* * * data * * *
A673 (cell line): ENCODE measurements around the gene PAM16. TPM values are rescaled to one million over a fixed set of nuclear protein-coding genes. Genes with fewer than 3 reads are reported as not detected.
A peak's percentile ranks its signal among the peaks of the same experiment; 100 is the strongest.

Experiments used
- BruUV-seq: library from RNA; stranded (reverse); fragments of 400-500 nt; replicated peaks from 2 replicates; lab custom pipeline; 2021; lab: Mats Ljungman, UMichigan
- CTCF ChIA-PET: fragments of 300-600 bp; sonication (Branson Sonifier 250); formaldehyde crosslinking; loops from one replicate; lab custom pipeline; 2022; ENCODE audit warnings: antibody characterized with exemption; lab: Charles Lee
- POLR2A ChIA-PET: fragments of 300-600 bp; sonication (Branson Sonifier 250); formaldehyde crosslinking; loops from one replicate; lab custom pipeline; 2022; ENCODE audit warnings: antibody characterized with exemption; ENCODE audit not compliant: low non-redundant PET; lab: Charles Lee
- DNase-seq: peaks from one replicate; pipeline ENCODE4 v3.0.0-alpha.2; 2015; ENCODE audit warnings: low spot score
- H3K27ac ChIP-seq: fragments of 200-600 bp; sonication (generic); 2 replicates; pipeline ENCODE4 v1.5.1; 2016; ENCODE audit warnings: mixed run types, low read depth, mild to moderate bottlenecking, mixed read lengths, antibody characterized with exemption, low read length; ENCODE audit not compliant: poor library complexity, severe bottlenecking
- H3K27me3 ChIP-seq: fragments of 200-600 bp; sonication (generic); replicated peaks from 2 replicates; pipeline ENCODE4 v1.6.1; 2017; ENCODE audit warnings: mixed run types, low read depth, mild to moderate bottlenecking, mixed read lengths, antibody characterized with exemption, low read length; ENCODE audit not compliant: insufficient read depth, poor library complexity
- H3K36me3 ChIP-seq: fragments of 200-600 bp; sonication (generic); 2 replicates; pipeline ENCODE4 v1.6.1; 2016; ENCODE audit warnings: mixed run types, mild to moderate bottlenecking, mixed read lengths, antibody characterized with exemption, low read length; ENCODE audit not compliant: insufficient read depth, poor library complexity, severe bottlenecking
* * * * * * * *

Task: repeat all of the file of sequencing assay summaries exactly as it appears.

A673 (cell line): ENCODE measurements around the gene PAM16. TPM values are rescaled to one million over a fixed set of nuclear protein-coding genes. Genes with fewer than 3 reads are reported as not detected.
A peak's percentile ranks its signal among the peaks of the same experiment; 100 is the strongest.

Experiments used
- BruUV-seq: library from RNA; stranded (reverse); fragments of 400-500 nt; replicated peaks from 2 replicates; lab custom pipeline; 2021; lab: Mats Ljungman, UMichigan
- CTCF ChIA-PET: fragments of 300-600 bp; sonication (Branson Sonifier 250); formaldehyde crosslinking; loops from one replicate; lab custom pipeline; 2022; ENCODE audit warnings: antibody characterized with exemption; lab: Charles Lee
- POLR2A ChIA-PET: fragments of 300-600 bp; sonication (Branson Sonifier 250); formaldehyde crosslinking; loops from one replicate; lab custom pipeline; 2022; ENCODE audit warnings: antibody characterized with exemption; ENCODE audit not compliant: low non-redundant PET; lab: Charles Lee
- DNase-seq: peaks from one replicate; pipeline ENCODE4 v3.0.0-alpha.2; 2015; ENCODE audit warnings: low spot score
- H3K27ac ChIP-seq: fragments of 200-600 bp; sonication (generic); 2 replicates; pipeline ENCODE4 v1.5.1; 2016; ENCODE audit warnings: mixed run types, low read depth, mild to moderate bottlenecking, mixed read lengths, antibody characterized with exemption, low read length; ENCODE audit not compliant: poor library complexity, severe bottlenecking
- H3K27me3 ChIP-seq: fragments of 200-600 bp; sonication (generic); replicated peaks from 2 replicates; pipeline ENCODE4 v1.6.1; 2017; ENCODE audit warnings: mixed run types, low read depth, mild to moderate bottlenecking, mixed read lengths, antibody characterized with exemption, low read length; ENCODE audit not compliant: insufficient read depth, poor library complexity
- H3K36me3 ChIP-seq: fragments of 200-600 bp; sonication (generic); 2 replicates; pipeline ENCODE4 v1.6.1; 2016; ENCODE audit warnings: mixed run types, mild to moderate bottlenecking, mixed read lengths, antibody characterized with exemption, low read length; ENCODE audit not compliant: insufficient read depth, poor library complexity, severe bottlenecking